[Ip-health] Infojustice Roundup - February 24, 2014

Michael Palmedo mpalmedo at wcl.american.edu
Mon Feb 24 13:57:30 PST 2014

Infojustice Roundup - February 21, 2014

TPP Ministers Meet in Singapore


Trade Ministers met this past weekend to work towards finalization of
the Trans Pacific Partnership, but press reports indicate that progress
is slow.  Public interest statements put out in advance of the
negotiations included:


*         Jane Kelsey. TPPA Ministers Set to Make Crucial IP Decisions
This Weekend in Singapore Link <http://infojustice.org/archives/32277> 

*         Susan Chalmers. Where Policy Fora Collide: Country-Code
Top-Level Domains and the Trans Pacific Partnership Agreement. Link.

*         Medicines San Fronteires. MSF Urges TPP Countries Not to
Abandon Public Health in Bid to Finalize Trade Deal. Link


GIPC IP Index: Propagating Imaginary IP norms


[Swaraj Paul Barooah] One would expect that the US Chamber of Commerce
would have enough funds to commission a thorough and well researched
report whenever they were to do so. Yet, their GIPC IP Index 2014 is
what I would call a thoroughly embarrassing example of research
methodology, let alone something that can be passed off as a useful
"international index". Is it a coincidence that the report comes up with
results that favour some of industries well known for their lobbying in
the United States - Big Pharma and the Tobacco lobby being the clearest
examples? Click here for more. <http://infojustice.org/archives/32244> 


USTR Accepts Business Proposal to Segregate Public Interest in Advisory


[Sean Flynn] United States Trade Representative Froman announced
yesterday that his agency will create a public interest trade advisory
committee (PITAC) for academics and NGOs as part of the trade advisory
committee structure. But instead of including public interest
representatives within Industry Trade Advisory Committees, USTR has
accepted the proposal of industry representatives to segregate
non-industry views into a separate committee. Click here for more.


The Australian Law Reform Commission Recommends Fair Use, Europe Next?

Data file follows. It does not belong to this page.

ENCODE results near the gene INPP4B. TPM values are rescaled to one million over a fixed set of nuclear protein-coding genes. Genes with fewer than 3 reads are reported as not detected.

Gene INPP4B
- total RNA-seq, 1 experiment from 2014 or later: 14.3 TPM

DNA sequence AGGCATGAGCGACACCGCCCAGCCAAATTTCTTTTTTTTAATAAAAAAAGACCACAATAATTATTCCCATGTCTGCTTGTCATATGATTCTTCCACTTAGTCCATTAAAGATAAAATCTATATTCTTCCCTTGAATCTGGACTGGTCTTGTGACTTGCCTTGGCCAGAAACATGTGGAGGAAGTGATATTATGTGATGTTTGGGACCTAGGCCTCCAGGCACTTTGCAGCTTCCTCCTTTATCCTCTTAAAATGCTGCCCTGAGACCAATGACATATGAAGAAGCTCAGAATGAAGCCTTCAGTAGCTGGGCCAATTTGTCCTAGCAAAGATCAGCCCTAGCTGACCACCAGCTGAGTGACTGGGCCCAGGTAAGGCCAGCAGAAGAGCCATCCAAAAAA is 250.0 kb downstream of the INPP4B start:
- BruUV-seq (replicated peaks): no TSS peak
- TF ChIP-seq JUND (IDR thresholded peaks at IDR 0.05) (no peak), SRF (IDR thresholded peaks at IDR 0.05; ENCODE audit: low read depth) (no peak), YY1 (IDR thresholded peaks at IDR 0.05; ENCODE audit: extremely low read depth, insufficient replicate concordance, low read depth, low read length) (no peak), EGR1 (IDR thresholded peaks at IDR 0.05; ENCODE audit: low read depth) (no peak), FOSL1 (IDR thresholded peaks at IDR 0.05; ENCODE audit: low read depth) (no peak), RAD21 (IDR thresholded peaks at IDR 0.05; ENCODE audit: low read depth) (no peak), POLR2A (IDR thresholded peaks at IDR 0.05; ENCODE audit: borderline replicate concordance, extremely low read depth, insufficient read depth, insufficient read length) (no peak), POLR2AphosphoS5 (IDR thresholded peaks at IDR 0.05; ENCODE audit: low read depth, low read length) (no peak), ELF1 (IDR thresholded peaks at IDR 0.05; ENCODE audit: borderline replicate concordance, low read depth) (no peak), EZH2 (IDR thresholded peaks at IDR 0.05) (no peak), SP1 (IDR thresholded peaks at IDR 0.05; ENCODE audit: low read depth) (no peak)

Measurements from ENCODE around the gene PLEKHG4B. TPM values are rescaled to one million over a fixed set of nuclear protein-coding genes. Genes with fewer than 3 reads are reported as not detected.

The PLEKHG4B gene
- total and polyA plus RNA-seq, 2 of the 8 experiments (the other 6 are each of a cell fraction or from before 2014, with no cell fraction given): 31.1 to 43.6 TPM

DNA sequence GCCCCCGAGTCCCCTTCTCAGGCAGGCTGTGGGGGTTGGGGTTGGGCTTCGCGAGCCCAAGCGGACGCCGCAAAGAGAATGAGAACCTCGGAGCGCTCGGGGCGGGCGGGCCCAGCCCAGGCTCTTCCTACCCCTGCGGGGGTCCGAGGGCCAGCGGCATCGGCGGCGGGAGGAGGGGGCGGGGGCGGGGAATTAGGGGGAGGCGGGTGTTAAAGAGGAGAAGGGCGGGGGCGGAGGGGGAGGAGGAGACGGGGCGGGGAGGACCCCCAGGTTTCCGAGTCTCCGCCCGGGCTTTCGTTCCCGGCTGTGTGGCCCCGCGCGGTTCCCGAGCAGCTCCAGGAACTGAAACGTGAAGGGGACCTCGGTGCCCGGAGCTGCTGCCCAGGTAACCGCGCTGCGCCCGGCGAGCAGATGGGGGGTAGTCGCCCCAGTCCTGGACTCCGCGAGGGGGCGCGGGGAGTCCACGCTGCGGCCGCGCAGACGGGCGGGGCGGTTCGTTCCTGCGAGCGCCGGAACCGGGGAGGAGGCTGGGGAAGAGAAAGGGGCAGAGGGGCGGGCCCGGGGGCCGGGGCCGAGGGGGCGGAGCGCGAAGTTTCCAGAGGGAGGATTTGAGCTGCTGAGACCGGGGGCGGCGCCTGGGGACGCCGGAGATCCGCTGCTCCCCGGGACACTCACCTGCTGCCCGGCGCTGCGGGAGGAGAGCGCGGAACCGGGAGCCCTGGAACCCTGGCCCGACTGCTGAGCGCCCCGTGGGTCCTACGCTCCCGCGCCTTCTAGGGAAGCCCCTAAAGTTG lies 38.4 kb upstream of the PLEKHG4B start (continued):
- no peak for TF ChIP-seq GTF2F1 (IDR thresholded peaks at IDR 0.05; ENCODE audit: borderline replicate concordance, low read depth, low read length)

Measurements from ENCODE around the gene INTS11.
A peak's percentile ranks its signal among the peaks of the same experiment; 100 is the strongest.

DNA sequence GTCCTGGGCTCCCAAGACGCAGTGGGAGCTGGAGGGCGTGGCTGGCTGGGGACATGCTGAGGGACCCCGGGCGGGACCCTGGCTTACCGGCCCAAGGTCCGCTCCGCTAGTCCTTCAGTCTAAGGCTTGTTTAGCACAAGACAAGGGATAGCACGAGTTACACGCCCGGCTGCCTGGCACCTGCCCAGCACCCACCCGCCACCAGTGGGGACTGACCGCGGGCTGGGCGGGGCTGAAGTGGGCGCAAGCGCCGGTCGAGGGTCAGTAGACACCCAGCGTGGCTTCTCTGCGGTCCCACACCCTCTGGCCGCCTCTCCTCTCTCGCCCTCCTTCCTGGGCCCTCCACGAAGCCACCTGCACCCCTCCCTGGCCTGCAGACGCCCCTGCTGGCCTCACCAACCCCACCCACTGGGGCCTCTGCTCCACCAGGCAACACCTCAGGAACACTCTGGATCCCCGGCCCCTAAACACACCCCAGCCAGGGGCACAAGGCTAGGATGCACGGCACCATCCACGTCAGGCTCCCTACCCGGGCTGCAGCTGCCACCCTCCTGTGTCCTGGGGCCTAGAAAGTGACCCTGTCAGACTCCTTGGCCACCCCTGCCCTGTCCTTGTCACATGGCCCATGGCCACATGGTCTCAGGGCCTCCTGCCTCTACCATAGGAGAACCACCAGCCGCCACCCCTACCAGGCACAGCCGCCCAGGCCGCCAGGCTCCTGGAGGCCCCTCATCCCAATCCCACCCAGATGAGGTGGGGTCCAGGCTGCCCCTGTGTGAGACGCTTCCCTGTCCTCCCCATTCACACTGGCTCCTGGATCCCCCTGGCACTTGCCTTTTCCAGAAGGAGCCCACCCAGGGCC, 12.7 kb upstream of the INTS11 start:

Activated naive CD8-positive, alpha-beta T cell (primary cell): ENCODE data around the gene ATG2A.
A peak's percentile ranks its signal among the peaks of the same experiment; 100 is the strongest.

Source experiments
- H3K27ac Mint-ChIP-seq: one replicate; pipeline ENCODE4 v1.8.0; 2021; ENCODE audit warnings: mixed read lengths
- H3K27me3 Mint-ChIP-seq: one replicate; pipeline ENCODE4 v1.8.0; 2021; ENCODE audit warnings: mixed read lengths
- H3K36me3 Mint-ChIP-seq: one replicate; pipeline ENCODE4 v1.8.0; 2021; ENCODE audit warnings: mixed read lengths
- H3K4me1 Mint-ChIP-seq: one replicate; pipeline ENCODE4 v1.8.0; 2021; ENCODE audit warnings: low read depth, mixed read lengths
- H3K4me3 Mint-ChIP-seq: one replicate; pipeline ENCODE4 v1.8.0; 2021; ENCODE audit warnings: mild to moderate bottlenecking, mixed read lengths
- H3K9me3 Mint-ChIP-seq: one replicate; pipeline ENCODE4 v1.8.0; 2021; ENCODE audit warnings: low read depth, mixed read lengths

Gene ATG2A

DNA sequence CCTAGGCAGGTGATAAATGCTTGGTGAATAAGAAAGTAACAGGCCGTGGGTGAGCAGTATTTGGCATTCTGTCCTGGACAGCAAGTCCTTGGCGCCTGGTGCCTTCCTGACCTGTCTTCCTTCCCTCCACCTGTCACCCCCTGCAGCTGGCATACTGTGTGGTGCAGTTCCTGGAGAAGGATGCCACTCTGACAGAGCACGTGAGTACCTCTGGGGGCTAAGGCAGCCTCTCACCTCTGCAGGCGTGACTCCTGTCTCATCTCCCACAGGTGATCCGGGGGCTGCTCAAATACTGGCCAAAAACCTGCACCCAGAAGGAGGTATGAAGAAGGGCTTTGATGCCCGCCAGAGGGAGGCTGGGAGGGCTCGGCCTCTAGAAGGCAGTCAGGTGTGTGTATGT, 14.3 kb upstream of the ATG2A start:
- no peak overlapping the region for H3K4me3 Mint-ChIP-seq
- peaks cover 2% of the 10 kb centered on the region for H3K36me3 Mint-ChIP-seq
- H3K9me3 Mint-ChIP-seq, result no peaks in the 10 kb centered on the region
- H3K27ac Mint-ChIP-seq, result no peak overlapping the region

[Paul Keller] With the EU consultation on a review of the European
Copyright rules still ongoing (the new extended deadline is the 5th of
March) it is nice to see that some other countries are apparently making
progress with their national copyright reform agendas. One of the most
interesting bits of news is coming out of Australia. The Australian Law
Reform Commission has just published its report on Copyright and the
Digital Economy. At the centerpiece of this report we find the
recommendation to replace the existing system of purpose-based
exceptions with a flexible fair use style exception. Click here for
more. <http://infojustice.org/archives/32269>  


Graphics on U.S. Pharmaceutical Exports to India, Patents, the
Compulsory License, and Prices


[Mike Palmedo]  The U.S. International Trade Commission (ITC) is
currently investigating "Indian industrial policies that discriminate
against U.S. imports... and the effect those barriers have on the U.S.
economy and U.S. jobs."... Below I've posted a few graphics to show that
the experience of the U.S. pharmaceutical industry has been largely
positive.  They are followed by one graphic comparing prices offered by
Bayer and Natco to Indian income by quintile. Click here for more.


European Union Sees Flurry Of Activity On Copyright Policy 


[Julie Fraser] There have been several important developments related to
copyright in the European Union in the past week. Below is a summary
[covering] clickable links to copyrighted material, private copying levy
systems, [and] collective rights management. Click here for the full
story on IP Watch.


Copyright and Inequality


[Lea Shaver] The prevailing theory of copyright law imagines a
marketplace efficiently serving up new works to an undifferentiated
world of consumers. Yet the reality is that all consumers are not equal.
The majority of the world's people experience copyright law not as a
boon to consumer choice, but as a barrier to acquiring knowledge and
taking part in cultural life. The resulting patterns of privilege and
disadvantage, moreover, reinforce and perpetuate preexisting social
divides. Class and culture combine to explain who wins, and who loses,
from copyright protection. Along the dimension of class, the insight is
that just because new works are created does not mean that most people
can afford them. Copyright protection inflates the price of cultural
works, with implications for cultural participation and distributive
justice, as well as economic efficiency. Along the dimension of culture,
the insight is that is not enough for copyright theory to speak
generally of new works; it matters crucially what language those works
are created in. Copyright is likely to be an ineffective incentive
system for the production of works in "neglected languages" - those
spoken predominantly by poor people. This article highlights and
explores these relationships between copyright and social inequality,
offering a new perspective on what is at stake in debates over copyright
reform. Click here for the full paper on SSRN.


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